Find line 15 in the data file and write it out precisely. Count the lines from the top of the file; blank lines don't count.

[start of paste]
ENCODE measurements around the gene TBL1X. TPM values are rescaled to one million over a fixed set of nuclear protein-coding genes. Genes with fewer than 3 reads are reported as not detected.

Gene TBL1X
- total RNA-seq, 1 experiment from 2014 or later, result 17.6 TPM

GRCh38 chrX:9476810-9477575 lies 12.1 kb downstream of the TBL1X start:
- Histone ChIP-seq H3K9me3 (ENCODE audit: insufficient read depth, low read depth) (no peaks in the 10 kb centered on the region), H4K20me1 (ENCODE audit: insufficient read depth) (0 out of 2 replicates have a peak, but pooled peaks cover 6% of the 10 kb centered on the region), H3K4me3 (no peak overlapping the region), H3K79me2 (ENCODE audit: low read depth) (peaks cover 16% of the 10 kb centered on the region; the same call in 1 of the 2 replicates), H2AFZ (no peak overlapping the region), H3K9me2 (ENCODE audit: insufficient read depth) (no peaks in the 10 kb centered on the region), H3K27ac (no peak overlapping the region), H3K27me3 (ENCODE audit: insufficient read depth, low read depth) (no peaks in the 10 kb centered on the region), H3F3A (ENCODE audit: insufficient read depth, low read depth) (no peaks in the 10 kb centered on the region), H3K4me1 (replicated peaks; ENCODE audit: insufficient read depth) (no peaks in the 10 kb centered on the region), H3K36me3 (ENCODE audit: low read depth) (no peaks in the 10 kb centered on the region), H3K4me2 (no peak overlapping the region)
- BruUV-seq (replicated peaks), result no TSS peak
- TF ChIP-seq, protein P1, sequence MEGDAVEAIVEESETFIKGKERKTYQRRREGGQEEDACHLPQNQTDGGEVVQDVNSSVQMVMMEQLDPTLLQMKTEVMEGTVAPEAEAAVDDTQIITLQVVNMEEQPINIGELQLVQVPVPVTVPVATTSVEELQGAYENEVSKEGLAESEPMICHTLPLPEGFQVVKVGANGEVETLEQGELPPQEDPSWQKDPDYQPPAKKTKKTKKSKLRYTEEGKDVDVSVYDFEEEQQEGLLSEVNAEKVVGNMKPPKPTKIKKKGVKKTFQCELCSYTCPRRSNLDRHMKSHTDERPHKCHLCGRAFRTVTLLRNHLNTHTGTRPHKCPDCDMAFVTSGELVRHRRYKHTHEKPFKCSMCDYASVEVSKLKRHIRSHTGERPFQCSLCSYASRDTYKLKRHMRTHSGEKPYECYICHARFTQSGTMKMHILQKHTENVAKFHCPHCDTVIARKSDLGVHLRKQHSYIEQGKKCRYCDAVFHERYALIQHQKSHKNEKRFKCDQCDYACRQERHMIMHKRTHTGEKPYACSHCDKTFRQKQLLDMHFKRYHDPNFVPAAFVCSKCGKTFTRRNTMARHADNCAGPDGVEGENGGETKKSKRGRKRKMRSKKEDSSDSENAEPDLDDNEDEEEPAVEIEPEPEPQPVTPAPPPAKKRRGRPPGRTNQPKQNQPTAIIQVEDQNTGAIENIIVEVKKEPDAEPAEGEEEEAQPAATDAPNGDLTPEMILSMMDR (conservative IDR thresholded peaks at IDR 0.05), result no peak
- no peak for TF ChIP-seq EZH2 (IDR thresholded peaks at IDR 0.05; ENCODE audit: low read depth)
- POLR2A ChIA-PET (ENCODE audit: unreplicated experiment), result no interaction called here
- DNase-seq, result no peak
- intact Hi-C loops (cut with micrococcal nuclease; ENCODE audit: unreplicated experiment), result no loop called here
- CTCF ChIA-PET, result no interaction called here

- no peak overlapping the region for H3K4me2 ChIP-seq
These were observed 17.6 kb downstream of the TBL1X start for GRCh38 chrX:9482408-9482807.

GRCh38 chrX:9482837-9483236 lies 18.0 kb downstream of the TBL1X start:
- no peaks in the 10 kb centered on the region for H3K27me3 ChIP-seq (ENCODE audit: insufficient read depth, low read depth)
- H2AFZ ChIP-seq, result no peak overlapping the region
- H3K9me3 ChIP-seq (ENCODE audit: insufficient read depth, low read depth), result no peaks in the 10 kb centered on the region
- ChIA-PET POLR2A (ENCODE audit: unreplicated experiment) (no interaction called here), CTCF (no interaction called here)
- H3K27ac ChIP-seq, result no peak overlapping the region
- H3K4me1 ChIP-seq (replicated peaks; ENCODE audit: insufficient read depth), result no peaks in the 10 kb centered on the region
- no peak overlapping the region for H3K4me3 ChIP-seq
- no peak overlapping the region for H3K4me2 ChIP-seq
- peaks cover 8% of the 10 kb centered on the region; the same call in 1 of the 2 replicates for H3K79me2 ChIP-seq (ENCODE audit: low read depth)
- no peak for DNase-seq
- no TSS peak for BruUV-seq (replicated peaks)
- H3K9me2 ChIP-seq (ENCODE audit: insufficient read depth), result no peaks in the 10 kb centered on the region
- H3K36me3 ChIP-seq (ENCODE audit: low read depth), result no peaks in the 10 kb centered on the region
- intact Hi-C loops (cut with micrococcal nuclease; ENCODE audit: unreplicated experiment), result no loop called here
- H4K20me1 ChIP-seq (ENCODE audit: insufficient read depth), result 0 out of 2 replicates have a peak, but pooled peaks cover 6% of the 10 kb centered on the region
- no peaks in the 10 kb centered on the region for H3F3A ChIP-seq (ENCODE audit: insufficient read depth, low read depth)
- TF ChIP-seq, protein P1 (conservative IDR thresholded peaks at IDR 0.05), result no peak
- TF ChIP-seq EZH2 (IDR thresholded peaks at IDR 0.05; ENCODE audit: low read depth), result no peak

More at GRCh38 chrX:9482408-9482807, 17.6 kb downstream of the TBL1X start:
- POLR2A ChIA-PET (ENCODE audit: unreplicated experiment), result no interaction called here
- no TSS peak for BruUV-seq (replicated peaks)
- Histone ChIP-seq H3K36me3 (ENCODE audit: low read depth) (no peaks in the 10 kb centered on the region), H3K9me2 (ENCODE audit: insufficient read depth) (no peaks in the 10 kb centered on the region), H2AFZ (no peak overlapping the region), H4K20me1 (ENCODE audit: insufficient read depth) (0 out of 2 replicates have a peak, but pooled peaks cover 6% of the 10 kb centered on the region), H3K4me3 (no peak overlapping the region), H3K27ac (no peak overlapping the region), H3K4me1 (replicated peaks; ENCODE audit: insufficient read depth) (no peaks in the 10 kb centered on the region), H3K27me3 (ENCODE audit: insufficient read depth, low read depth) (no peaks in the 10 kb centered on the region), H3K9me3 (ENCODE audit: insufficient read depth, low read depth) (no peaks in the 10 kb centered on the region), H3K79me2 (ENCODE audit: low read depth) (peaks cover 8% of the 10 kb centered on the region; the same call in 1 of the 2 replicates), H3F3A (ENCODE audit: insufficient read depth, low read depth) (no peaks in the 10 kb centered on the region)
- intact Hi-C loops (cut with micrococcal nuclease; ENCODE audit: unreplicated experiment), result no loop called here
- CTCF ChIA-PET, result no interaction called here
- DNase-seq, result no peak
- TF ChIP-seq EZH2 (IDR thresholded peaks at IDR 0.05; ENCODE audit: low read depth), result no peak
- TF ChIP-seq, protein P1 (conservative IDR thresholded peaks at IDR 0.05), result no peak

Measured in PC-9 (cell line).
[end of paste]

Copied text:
GRCh38 chrX:9482837-9483236 lies 18.0 kb downstream of the TBL1X start: